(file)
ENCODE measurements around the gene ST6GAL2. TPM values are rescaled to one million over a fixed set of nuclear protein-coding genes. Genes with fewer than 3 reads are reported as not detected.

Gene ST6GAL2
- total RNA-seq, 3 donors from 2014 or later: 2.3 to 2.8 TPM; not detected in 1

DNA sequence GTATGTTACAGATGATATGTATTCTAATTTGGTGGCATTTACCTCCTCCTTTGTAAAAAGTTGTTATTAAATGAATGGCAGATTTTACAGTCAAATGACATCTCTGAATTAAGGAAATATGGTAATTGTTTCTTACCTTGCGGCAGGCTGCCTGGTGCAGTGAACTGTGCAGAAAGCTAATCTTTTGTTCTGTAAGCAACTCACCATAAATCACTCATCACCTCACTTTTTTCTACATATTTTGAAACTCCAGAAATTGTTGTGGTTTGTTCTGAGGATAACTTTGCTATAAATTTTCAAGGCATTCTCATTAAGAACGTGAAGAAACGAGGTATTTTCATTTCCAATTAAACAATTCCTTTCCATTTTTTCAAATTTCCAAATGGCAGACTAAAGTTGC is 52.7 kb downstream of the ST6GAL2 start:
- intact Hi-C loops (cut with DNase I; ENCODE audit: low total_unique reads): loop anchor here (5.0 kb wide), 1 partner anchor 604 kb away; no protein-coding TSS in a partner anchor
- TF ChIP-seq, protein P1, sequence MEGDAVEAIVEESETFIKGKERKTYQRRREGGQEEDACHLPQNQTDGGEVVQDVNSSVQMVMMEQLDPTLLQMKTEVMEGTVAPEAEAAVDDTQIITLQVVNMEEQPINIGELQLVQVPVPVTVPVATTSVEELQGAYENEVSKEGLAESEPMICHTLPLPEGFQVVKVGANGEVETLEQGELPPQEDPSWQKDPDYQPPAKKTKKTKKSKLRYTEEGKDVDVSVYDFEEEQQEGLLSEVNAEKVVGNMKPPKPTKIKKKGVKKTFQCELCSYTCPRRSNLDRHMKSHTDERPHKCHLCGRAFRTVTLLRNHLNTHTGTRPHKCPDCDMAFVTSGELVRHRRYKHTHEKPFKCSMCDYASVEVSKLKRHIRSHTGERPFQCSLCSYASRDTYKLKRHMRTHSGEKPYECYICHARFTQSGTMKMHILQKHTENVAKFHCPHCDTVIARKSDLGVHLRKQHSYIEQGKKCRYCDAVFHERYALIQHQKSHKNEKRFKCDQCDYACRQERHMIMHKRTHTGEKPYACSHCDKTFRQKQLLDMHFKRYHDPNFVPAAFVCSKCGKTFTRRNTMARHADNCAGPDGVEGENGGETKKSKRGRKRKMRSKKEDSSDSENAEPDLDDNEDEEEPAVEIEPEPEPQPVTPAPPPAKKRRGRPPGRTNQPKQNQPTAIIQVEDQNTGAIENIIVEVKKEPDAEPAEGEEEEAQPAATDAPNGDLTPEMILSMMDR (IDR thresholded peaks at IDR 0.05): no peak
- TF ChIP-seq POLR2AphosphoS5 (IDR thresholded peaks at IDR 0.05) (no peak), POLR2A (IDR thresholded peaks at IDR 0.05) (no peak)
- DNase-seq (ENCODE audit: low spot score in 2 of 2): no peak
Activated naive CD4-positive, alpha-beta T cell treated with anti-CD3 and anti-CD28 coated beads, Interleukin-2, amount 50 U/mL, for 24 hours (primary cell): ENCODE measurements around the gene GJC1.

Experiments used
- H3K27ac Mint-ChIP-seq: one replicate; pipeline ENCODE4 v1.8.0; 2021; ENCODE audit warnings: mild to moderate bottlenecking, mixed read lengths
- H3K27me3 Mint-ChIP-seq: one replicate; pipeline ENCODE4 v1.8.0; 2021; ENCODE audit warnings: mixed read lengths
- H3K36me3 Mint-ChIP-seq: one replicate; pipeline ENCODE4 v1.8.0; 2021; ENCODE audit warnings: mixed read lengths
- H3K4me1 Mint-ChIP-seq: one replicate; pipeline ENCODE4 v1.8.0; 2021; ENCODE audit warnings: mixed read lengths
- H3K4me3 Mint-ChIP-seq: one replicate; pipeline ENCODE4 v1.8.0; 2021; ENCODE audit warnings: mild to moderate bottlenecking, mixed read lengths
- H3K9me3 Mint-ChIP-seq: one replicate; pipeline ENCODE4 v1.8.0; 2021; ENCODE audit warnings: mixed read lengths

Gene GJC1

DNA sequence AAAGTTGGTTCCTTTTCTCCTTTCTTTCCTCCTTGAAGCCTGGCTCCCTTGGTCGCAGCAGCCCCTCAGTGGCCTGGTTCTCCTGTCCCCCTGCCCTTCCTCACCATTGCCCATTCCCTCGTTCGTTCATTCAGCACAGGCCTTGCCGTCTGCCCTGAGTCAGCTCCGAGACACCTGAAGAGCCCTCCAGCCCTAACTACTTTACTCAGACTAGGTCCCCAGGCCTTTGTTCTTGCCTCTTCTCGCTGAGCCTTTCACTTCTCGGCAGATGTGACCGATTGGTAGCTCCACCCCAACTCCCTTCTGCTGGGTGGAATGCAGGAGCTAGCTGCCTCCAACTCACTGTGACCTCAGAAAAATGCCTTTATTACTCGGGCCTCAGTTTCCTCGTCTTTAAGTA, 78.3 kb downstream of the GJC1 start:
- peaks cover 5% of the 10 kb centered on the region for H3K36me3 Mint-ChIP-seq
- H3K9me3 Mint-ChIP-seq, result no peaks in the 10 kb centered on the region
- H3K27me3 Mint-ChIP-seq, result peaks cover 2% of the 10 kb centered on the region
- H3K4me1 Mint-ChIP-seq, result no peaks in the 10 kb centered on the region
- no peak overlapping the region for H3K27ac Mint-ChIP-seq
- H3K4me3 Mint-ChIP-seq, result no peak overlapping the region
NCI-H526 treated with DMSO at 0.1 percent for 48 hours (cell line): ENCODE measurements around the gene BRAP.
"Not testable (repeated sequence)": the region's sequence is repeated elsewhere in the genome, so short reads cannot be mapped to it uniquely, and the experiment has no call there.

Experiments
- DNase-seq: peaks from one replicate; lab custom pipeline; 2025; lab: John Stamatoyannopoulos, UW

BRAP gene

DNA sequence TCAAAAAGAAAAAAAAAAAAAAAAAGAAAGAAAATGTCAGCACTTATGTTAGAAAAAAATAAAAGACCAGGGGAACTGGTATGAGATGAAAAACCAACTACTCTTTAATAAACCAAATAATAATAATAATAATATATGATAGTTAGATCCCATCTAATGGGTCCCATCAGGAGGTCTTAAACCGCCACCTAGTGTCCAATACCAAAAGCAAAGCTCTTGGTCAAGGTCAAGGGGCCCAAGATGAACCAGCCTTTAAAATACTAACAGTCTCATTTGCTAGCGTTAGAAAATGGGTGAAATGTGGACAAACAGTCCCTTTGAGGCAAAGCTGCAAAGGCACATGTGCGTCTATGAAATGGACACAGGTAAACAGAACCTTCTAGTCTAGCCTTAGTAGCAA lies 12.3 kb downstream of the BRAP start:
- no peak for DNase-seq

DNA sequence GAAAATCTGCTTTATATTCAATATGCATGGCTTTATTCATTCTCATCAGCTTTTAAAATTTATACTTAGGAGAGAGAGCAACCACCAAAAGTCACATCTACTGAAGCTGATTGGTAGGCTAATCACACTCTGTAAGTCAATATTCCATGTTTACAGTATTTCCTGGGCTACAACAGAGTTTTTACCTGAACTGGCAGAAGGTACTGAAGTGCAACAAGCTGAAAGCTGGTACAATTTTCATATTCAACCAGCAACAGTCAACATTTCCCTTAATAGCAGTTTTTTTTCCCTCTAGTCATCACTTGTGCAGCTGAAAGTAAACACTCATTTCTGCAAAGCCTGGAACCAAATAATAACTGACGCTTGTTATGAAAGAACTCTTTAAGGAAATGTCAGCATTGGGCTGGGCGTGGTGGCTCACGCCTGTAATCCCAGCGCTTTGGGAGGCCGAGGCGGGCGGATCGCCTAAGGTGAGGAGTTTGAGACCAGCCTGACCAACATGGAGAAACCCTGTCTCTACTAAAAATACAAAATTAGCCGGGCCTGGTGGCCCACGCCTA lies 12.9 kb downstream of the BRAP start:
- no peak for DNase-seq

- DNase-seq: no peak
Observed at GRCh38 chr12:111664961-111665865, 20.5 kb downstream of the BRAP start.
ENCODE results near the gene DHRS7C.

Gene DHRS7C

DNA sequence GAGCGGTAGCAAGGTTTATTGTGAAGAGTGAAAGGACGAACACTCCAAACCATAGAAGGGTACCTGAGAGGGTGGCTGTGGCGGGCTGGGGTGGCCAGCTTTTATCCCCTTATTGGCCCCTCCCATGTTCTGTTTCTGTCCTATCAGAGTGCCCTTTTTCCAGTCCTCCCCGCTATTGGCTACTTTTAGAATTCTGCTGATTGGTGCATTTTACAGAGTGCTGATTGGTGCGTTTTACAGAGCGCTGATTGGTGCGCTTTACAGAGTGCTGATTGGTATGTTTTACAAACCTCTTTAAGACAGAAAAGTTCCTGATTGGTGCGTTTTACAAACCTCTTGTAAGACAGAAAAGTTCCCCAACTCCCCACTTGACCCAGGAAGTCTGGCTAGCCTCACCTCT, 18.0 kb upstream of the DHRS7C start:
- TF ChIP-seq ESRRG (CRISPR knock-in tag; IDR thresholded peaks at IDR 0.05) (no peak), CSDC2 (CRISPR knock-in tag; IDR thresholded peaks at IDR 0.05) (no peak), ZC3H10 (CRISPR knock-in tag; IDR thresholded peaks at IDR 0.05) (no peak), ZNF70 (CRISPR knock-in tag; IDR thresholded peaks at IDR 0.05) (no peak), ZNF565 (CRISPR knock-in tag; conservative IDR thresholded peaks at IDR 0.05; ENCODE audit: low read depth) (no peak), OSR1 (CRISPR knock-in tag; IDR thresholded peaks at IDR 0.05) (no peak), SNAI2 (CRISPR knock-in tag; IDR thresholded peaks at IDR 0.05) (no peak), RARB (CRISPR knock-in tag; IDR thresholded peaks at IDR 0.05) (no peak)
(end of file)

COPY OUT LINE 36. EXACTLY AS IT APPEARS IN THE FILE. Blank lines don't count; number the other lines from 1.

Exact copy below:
ENCODE results near the gene DHRS7C.